Acute coronary syndrome caused by myocardial bridging.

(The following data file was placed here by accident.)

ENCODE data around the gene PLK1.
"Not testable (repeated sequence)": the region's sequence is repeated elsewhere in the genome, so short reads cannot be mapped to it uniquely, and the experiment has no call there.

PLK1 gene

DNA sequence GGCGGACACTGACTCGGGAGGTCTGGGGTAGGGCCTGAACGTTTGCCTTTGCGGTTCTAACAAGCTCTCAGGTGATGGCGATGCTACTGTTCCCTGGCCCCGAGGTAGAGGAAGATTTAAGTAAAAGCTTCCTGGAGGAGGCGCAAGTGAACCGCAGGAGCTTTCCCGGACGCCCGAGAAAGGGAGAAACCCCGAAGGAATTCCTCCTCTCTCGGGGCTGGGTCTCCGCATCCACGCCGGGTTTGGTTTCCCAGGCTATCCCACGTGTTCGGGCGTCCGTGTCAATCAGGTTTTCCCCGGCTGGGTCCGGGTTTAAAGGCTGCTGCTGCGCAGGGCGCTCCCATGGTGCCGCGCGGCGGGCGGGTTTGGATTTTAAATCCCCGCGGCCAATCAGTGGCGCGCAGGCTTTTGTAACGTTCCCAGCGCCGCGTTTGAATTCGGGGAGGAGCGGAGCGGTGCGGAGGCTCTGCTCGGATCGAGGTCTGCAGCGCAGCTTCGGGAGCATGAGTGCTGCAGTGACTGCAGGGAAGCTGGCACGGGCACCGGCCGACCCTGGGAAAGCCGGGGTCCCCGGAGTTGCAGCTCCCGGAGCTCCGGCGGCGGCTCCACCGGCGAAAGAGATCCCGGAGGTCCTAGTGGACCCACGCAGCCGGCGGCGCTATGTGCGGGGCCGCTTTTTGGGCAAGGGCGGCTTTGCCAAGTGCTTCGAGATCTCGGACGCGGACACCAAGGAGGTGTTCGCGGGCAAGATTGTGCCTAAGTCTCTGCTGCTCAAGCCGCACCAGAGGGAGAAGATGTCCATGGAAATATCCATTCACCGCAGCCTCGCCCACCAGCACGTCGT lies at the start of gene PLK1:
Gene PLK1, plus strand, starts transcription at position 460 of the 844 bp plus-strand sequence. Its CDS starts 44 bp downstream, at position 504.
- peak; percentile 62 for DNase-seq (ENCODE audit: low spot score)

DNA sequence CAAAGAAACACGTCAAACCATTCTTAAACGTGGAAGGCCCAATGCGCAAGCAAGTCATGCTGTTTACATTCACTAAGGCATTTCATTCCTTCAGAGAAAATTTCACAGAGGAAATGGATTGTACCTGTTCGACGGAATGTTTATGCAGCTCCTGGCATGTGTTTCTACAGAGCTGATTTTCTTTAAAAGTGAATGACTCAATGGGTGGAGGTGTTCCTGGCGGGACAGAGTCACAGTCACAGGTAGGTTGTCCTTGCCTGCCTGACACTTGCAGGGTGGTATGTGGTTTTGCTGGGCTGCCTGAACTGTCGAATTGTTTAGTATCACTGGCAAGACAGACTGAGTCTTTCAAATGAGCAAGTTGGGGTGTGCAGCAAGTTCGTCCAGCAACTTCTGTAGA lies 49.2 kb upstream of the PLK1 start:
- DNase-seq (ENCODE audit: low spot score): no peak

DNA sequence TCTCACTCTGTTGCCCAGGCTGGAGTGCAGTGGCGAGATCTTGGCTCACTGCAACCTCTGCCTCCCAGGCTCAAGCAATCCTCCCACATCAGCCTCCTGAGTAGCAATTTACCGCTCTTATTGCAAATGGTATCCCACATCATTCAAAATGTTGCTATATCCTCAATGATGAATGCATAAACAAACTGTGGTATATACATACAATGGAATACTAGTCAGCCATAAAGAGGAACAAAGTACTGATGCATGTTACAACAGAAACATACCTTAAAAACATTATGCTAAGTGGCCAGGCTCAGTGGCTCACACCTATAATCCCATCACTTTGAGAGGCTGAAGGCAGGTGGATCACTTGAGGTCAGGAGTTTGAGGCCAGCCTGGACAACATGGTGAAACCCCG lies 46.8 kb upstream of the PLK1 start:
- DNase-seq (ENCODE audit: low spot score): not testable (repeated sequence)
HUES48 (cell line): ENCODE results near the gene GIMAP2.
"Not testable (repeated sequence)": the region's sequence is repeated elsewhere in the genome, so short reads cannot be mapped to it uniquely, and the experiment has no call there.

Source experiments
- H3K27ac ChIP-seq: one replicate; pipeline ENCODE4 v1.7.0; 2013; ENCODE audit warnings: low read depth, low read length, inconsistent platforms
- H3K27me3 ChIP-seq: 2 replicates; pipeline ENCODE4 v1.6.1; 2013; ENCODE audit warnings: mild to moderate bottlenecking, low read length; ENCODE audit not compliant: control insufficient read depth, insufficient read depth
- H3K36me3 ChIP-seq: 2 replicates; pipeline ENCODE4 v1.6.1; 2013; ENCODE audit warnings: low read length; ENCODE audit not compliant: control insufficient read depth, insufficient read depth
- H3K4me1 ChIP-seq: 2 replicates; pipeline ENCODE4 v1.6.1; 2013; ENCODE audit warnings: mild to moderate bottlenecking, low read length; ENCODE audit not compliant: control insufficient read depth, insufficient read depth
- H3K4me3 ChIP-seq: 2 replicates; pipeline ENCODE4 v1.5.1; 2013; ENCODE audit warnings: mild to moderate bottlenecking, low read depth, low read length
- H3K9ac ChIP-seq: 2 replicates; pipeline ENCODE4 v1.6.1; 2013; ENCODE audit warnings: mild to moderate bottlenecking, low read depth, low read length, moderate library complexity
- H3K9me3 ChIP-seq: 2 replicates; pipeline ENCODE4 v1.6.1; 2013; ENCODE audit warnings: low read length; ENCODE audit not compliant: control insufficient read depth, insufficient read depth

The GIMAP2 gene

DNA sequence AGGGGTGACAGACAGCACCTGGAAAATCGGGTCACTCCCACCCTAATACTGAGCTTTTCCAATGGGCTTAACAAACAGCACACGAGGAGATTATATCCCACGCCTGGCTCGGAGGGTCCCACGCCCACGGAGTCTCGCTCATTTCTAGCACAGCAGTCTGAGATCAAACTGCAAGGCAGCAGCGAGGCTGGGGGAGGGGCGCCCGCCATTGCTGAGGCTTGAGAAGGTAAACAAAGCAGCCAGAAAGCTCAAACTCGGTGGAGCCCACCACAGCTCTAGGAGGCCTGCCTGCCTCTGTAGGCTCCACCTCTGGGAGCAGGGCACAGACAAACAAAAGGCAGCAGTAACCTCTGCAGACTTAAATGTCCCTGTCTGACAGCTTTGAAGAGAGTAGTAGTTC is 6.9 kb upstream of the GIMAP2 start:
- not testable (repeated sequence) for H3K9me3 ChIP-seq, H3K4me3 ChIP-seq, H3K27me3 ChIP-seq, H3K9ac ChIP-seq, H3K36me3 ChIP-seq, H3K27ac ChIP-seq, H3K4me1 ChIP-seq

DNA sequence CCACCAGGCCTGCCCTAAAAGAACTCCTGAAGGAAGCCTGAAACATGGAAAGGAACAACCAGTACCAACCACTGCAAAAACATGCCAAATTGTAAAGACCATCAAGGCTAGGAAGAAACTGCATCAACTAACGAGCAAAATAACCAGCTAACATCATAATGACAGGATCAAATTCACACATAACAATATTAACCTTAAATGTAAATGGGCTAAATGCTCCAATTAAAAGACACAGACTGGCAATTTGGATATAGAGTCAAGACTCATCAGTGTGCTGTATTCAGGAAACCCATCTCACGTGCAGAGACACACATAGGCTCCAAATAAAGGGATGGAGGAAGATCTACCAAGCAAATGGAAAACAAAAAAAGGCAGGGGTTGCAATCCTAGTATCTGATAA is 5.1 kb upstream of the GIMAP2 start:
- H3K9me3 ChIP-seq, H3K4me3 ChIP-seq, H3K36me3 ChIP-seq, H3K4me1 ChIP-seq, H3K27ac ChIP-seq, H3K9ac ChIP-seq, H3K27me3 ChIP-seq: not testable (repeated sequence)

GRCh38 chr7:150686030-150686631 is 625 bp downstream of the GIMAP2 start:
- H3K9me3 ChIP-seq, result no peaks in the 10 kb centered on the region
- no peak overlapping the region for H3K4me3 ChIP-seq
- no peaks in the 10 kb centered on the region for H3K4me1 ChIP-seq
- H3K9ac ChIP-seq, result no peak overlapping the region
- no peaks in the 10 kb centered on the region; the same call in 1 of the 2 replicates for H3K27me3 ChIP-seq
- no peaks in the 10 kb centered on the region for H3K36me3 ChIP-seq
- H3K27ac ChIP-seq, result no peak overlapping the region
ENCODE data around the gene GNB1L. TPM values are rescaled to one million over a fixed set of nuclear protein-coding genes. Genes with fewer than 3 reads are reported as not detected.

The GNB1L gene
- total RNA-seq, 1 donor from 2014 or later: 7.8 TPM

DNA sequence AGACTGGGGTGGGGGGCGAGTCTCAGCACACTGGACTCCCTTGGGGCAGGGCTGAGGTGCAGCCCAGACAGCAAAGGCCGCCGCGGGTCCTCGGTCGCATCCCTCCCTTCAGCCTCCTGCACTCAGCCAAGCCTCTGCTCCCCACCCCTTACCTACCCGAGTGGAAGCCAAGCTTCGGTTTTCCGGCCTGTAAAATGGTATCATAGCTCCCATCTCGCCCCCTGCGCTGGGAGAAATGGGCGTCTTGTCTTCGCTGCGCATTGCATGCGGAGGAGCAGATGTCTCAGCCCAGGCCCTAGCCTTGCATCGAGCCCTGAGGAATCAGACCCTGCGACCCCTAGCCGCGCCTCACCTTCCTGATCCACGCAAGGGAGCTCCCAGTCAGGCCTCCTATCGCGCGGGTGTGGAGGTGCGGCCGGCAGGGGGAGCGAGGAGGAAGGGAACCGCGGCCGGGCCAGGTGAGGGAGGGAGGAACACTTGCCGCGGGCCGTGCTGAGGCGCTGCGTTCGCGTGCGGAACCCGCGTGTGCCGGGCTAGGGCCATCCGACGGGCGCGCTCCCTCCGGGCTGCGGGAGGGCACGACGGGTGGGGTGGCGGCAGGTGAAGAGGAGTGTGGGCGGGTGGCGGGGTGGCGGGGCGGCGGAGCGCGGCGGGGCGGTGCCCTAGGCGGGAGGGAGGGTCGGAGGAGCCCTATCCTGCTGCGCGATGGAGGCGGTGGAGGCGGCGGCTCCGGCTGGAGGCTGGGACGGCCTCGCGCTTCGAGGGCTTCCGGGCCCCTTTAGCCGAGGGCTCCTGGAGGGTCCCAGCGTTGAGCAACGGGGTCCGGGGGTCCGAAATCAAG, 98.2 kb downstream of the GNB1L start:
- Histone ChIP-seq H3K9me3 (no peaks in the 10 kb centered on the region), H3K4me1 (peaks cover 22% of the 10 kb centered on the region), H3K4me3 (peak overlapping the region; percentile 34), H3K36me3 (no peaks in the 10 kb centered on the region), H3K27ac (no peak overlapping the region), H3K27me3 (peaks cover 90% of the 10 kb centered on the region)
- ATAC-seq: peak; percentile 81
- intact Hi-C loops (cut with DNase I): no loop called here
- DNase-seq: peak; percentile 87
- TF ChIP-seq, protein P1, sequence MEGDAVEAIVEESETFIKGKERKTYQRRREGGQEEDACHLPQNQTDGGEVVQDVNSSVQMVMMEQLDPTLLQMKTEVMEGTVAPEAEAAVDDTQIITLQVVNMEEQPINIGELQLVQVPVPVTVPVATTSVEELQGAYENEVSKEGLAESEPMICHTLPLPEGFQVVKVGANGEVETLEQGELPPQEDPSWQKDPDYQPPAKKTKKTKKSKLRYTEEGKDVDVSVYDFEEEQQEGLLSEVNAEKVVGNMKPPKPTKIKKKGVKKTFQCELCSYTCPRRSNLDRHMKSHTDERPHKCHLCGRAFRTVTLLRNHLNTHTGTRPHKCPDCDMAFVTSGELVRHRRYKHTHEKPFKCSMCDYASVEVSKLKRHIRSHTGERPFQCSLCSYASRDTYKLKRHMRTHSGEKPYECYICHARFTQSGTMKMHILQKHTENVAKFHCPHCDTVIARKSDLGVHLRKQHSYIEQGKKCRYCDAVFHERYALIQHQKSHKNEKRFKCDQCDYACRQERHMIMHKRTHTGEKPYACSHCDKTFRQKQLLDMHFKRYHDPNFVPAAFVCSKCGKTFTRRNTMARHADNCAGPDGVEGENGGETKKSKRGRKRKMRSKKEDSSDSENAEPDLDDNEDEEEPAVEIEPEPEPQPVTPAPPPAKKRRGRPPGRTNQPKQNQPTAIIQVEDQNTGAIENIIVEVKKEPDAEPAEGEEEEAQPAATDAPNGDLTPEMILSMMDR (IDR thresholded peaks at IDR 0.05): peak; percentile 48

Myocardial bridging (MB) is a phenomenon that occurs when coronary arteries course through myocardial tissue rather than, as is normal, on the surface of the myocardium. Although often asymptomatic, contraction of the myocardium in the presence of a myocardial bridge can sometimes occlude the lumen of coronary arteries that penetrate the myocardium, resulting in symptoms, signs, and electrocardiographic changes indistinguishable from those associated with acute coronary syndromes (ACS) caused by intraluminal narrowing of coronary arteries or coronary artery plaque rupture. In this monograph, we present the case of a 45-year-old man who presented to the emergency department with typical chest pain accompanied by electrocardiographic changes consistent with acute occlusion of the left anterior descending artery. During percutaneous coronary intervention, fluoroscopically-obtained cine image loops revealed evidence of dynamic coronary artery narrowing due to myocardial bridging. There was no evidence of static coronary artery occlusion. Myocardial bridging is typically managed medically when symptomatic, although refractory cases may ultimately require invasive or surgical intervention. Given that emergency physicians are frequently the first providers to evaluate patients with acute coronary syndromes, myocardial bridging as an etiology for ACS is a clinical entity of which emergency physicians should be aware.